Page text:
Face-to-face, blended or fully online?

Continuum-of-technology-based-teaching-2The continuum of technology-based teaching“, adapted from Bates and Poole, 2003, presented in Bates, 2015, is licensed under CC BY NC.

I am not easily carried away with new technologies and digital solutions, so I entered this week’s topic of openness and sharing being hesitant and restrained, but still with a fairly open mind.

My initial thoughts of this topic was pretty much summed up by Alastair Creelman at the ONL172 Topic 2 Webinar: Open Education, Openness and Sharing “We all want to be open, and it sounds very wonderful. It’s hard to say: ‘I’m against openness’”. However, as indicated above, I am a cautious person who do not want to enthusiastically embrace the idea of freely sharing all the material I have been working with, unless I have examined the consequences thoroughly.

After having a closer look at the recommended resources for this topic I have realized that there are no easy answers or clear definitions that you may decide to embrace or reject. It seems to me that openness in education is a rapidly developing, complex field; a sort of global initiative of exploring if and how technology can enhance learning. One specific example of this exploratory mode is MOOCs. At first I thought that there would be a specific definition of what constitutes a MOOC, but I have now learned that every letter in MOOC is debatable.

MOOC

MOOC, every letter is negotiable“, Mathieu Plourde, 2013, is licensed under CC BY 2.0.

On my quest of exploring the world of open education, one question in particular caught my interest: Which courses are suitable for face-to-face, blended or fully online learning?

With that question in mind I have looked at the book Teaching in a Digital Age: Guidelines for Teaching and Learning (Bates, 2015), where you can read that:

«…we have enough experience now of teaching online to know that in most subject areas, a great deal of the skills and content needed to achieve learning outcomes can be taught online. It is no longer possible to argue that the default decision must always be to do the teaching in a face-to-face manner» (p 325).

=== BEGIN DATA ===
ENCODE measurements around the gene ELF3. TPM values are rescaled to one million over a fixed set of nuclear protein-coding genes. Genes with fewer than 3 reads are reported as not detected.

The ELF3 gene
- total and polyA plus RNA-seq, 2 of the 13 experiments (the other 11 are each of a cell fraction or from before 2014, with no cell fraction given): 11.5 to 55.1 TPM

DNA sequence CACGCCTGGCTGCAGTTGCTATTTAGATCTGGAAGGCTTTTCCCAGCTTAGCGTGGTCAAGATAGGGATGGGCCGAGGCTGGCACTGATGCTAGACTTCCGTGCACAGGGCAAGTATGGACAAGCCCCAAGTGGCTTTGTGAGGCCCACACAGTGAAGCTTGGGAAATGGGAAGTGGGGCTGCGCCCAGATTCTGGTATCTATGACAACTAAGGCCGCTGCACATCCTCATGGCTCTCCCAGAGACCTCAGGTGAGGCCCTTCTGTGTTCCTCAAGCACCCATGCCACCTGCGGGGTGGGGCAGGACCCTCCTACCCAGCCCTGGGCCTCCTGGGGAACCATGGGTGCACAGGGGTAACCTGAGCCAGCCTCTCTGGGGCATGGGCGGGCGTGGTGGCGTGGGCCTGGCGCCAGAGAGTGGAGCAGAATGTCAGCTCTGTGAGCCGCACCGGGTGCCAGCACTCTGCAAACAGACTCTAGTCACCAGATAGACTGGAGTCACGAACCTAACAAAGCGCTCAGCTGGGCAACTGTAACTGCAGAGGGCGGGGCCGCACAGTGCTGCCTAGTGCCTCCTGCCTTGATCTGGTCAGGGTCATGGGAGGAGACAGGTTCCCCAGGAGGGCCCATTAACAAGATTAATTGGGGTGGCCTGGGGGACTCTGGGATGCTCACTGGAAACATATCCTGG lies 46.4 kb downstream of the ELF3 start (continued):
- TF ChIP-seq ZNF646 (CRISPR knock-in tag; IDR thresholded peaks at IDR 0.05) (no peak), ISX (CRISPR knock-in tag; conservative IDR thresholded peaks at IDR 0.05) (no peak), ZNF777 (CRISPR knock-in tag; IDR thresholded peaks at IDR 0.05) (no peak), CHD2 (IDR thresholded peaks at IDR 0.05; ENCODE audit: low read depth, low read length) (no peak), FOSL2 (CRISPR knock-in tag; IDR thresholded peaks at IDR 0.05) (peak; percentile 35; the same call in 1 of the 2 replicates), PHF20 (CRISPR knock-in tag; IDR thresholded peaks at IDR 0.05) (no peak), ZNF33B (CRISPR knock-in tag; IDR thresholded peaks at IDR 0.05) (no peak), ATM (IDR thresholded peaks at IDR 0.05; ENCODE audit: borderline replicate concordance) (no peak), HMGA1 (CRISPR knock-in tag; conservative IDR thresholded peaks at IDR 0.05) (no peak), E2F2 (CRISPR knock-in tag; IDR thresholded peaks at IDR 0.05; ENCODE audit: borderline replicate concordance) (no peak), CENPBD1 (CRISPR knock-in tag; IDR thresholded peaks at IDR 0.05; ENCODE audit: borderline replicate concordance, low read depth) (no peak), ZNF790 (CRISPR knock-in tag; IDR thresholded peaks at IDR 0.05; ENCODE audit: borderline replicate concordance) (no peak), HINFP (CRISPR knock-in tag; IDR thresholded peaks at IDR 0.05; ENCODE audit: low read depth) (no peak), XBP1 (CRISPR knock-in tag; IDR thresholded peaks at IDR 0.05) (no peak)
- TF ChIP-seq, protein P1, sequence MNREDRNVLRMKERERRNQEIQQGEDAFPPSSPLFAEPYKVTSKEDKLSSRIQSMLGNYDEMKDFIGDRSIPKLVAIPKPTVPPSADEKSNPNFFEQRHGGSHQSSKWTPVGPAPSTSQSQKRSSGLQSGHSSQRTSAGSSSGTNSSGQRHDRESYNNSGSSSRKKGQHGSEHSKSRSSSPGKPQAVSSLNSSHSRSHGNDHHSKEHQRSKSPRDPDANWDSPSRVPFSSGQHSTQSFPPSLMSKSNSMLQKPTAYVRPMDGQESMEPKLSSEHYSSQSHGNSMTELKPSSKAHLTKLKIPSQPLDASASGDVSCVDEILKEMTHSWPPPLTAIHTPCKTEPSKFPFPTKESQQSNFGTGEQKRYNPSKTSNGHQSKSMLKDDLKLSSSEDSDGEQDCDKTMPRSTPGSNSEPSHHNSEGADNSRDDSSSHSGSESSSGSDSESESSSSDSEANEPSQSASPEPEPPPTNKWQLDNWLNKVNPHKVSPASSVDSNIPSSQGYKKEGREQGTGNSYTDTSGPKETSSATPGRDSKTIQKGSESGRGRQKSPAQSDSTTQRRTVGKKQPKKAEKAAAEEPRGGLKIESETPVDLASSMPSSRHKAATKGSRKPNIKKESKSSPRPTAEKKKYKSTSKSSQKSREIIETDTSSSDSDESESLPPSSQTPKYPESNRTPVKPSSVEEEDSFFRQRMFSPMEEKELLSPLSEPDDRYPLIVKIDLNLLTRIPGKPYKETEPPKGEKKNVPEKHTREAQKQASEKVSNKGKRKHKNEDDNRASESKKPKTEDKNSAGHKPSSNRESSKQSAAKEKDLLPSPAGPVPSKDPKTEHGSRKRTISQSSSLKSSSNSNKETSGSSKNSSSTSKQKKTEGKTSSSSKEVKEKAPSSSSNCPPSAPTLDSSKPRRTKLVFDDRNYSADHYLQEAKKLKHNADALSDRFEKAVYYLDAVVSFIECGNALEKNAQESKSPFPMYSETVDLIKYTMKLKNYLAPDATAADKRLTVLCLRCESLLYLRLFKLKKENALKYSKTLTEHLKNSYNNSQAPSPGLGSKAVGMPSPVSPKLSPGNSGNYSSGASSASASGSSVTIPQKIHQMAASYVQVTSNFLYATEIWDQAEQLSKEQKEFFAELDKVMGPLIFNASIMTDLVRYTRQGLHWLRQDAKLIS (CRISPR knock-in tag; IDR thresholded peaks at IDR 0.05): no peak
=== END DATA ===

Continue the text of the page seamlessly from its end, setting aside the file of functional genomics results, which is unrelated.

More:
Bates also presents some useful questions institutions and teachers can consider when designing a course, to choose if the course benefits from being face-to-face, blended or fully online. These questions shed some light on my question above.

However, to get an even better idea of which content and/or skills that one may teach most effectively either face-to-face, blended or fully online, it would be highly useful to gain insight in the experiences of others.

I hope that my colleagues in the ONL 172 community can help me with this – it would be great if you could post answers and reflections to these questions (or just one of them) as comments to this blog post:

Based on your experience

  • which content and/or skills can be taught really well face-to-face?
  • which content and/or skills can be taught really well by using a combination of face-to-face and online learning (blended)?
  • which content and/or skills can be taught really well by using fully online learning?
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2 thoughts on “Face-to-face, blended or fully online?

  1. The dilemmas with anything open whether digital or not is that you don’t become open to everyone and you need to establish a trust. Creative commons is a way to be trustful but like everything in life, nothing is foolproof.

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  2. ulfolsson248

    Interesting questions, and the answers will be even more interesting.
    I have colleagues that have expressed that they will NOT be able to teach online as they teach with their whole body. They need to walk around in the classroom explaining things, and so on. WHEN forced to teach online they found that IT IS possible and the students learn at least as much as in the classroom. … What I want to say is that the answers can be baised 🙂

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